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Memories of a revival house

Yesterday's entry that discussed both Grauman's Chinese Theatre in Hollywood, famed for its film star footprints in cement, and the Stanford Theatre a few hundred miles north in Palo Alto, Calif., which shows exclusively classic movie fare, brought back memories to me of a place that combined elements of both of those notable houses. To find it, you didn't look in either northern or southern California, but clear across the country to New York City, specifically Manhattan's East Village.



The place was called Theatre 80 St. Marks, because it happened to be on St. Marks Place, just off First Avenue. The building, a speakeasy during Prohibition, was converted into an auditorium for live theater in the 1960s; "You're A Good Man, Charlie Brown," a musical adaptation of Charles Schulz's "Peanuts," played there before its Broadway engagement.

In 1971, Howard Otway, a former singer and actor, bought the facility and decided to turn it into a revival house, one that would specialize in movie musicals. The place opened for films in late August that year with a double bill of Marilyn Miller, "Sunny" and "Look For The Silver Lining." To both celebrate its opening and generate some publicity over the first few months, Otway arranged for some classic-era stars to come by and leave their handprints or footprints in cement in front of the theater, sort of an East Coast version of Grauman's. Several did so, including Joan Crawford, Allan Jones, Gloria Swanson, Ruby Keeler and two stars whose imprints are shown below, Joan Blondell and Myrna Loy:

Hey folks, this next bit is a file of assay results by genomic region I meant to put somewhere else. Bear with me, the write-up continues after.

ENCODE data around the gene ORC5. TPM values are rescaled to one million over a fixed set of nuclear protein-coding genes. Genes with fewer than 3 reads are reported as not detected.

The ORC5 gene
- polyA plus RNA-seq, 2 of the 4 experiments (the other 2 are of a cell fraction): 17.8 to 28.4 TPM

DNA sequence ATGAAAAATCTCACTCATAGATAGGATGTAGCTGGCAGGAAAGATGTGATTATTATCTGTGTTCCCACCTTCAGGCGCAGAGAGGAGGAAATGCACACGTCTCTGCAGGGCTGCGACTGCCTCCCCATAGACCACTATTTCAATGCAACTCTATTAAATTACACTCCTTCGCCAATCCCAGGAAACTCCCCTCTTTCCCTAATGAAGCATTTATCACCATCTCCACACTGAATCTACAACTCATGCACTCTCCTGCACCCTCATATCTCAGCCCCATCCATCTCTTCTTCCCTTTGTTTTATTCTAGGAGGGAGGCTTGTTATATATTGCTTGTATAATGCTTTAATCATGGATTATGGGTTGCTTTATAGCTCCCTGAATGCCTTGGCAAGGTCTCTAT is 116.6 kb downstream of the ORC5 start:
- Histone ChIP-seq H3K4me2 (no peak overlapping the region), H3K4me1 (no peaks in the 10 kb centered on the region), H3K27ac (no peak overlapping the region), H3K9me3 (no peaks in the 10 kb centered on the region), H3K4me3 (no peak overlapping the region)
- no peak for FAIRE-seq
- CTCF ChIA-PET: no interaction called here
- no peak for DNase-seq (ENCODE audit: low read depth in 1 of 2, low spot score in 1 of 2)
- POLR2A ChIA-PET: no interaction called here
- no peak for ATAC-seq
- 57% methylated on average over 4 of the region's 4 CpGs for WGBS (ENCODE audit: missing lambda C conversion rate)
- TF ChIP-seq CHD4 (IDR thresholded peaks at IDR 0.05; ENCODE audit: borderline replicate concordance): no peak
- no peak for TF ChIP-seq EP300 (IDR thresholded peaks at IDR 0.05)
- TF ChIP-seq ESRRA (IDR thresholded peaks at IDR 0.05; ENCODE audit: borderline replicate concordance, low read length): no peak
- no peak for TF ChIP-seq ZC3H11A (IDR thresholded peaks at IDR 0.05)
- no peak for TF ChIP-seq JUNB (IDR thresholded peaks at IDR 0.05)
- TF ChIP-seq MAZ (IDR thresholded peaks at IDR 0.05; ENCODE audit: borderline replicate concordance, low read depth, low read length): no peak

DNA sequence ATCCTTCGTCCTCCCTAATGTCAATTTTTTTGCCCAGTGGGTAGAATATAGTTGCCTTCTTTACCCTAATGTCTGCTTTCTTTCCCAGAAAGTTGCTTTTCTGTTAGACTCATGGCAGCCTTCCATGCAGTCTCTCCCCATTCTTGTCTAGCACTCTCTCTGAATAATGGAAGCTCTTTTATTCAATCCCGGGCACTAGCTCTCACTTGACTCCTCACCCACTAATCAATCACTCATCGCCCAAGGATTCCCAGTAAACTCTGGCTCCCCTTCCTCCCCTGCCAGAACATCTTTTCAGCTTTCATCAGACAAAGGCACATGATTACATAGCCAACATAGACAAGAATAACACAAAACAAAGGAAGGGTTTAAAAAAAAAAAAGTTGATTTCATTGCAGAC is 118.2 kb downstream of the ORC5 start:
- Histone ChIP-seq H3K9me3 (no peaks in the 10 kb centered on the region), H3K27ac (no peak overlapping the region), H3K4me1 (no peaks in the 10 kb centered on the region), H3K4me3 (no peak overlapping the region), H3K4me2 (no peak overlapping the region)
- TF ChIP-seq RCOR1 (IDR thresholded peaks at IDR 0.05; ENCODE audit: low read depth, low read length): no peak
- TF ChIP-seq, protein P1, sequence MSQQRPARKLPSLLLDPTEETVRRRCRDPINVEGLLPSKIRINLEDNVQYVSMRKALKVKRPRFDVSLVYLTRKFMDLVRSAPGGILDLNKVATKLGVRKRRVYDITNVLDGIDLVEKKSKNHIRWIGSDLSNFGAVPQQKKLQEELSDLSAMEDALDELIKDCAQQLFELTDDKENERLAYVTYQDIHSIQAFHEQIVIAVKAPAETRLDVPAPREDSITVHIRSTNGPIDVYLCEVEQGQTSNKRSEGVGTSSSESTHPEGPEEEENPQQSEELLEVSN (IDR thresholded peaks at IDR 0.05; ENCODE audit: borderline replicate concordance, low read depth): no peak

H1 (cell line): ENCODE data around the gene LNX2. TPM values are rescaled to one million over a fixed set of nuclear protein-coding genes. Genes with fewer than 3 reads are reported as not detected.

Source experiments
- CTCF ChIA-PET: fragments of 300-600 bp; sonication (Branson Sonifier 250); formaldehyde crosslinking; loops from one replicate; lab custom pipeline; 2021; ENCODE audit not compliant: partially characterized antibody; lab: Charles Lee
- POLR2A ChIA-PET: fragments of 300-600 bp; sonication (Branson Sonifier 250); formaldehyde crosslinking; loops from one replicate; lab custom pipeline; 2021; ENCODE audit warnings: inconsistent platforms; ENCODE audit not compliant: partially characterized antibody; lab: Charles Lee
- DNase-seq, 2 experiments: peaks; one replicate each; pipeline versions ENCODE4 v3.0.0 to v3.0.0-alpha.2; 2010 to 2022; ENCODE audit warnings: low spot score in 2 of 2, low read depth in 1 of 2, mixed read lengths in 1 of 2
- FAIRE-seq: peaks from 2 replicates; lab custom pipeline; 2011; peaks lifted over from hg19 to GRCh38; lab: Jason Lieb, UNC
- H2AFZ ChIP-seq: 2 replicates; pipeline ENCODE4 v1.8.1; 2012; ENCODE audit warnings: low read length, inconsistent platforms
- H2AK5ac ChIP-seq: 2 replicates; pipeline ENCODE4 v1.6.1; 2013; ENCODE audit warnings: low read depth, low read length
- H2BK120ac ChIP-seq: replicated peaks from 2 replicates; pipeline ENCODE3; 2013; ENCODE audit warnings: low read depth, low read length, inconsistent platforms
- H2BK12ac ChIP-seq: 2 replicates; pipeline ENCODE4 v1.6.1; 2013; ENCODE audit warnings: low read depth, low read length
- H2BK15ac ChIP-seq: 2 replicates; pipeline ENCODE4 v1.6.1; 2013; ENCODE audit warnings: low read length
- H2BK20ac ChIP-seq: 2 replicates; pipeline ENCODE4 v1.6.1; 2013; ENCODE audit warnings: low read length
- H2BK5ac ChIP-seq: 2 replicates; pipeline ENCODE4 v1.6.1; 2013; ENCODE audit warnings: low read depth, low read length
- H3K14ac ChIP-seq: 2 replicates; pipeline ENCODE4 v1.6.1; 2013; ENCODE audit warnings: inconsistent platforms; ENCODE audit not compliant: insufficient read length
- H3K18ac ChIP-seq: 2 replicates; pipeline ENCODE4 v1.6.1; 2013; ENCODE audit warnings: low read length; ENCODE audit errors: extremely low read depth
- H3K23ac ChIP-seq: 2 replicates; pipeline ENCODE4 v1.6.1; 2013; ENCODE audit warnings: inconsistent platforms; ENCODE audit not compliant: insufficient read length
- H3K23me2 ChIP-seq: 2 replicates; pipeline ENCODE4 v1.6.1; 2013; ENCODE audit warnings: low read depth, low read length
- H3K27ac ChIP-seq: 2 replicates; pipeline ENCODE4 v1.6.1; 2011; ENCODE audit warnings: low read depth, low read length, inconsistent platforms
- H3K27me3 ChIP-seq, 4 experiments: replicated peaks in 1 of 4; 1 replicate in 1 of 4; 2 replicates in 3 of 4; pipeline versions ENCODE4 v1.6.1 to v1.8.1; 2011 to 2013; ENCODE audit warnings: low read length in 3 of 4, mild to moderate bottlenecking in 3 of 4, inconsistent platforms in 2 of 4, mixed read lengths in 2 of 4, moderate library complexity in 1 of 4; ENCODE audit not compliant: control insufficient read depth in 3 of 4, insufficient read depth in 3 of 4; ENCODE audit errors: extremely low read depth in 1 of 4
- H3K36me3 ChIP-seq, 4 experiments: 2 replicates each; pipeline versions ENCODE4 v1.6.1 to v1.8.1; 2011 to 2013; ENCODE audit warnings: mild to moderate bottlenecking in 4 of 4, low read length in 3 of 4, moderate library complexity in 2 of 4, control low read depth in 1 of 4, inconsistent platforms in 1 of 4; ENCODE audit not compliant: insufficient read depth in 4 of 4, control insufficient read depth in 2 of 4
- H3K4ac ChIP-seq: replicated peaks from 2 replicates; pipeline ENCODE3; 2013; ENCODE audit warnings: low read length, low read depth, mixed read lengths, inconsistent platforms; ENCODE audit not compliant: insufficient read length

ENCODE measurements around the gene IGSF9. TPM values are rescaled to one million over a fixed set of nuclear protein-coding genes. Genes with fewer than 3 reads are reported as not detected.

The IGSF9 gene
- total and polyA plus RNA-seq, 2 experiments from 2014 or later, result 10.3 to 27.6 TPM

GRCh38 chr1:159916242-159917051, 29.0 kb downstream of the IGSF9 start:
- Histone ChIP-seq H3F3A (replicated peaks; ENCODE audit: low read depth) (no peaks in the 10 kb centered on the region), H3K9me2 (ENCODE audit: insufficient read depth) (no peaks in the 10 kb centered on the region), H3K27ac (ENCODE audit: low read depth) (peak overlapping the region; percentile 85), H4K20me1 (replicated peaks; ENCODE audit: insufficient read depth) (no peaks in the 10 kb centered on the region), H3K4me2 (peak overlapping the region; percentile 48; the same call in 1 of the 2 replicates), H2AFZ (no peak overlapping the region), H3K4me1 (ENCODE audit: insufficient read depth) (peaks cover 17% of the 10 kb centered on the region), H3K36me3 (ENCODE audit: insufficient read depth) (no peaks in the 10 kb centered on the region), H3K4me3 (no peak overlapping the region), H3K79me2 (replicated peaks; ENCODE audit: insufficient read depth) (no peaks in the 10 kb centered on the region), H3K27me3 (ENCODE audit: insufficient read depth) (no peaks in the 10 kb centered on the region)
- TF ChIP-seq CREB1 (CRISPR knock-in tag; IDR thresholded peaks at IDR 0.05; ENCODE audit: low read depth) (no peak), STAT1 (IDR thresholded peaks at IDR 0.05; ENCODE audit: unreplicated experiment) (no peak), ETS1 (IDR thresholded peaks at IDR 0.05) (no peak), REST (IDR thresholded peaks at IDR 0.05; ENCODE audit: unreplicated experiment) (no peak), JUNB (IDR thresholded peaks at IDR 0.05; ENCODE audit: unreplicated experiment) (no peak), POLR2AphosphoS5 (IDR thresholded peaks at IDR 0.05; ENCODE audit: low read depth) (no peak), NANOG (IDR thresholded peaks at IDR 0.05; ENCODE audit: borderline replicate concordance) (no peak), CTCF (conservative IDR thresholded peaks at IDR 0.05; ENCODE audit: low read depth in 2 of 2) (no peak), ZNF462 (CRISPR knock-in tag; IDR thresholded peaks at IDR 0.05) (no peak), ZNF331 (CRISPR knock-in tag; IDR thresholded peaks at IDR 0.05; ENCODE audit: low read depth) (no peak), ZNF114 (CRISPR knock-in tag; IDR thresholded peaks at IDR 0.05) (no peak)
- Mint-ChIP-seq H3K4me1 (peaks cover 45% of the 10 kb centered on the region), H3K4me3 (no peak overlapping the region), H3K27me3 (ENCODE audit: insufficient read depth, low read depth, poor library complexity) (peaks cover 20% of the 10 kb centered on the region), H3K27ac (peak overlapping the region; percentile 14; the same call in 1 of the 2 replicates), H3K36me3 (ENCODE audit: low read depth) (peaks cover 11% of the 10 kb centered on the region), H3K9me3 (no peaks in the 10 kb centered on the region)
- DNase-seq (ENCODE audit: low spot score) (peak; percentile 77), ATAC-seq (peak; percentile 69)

Eventually, Otway expanded his fare to include non-musicals, but they were all from the classic era of Hollywood, and invariably double bills. A few more stars joined the cement parade, including one we lost not long ago, Kitty Carlisle:



If you remember the "Seinfeld" episode where Kramer buys an old movie house to show revival fare (just where did that character get his money?)...well, Theatre 80 was more or less its opposite. Aesthetically, the place wasn't much; unlike most movie houses, the seating setup was only a few rows deep and relatively wide, so the viewers' angle wasn't always the best. The projector ran only 16mm prints, and their condition was usually at the mercy of their distributor. The lobby was small, and intermission refreshments spartan, save for tea and coffee in china cups and cake slices served on small porcelain dishes.

Yet no one seemed to mind its drawbacks, because the place had heart. Otway was reportedly a caustic sort, not the easiest person to work for, but for people who wanted to see classic Hollywood films other than on the late late show, this was one of the places on your list.

I lived outside Philadelphia in the late 1980s, but frequently took trips to New York on my days off...and Theatre 80 was among my favorite venues. There, I became further acquainted with Lombard, Powell, Loy, Harlow and their contemporaries.

Sadly, all good things come to an end. The growth of VCRs doomed New York's once healthy revival house trade; the famed Thalia on the Upper West Side closed in 1987, and while Otway fought the good fight, he died in 1993, and Theatre 80 ended its revival days in mid-1994. It's back as a live theatre venue, home to the Pearl Theater Company, and the stars' prints remain in front of the entrance.

There are still theaters where classic films are shown at least part-time, but their number is waning. Even if your home screen fills a wall, it's next to impossible to duplicate the shared theatrical experience without actually being in one.
Tags: joan blondell, kitty carlisle, myrna loy, stars in cement, theatre 80 st. marks
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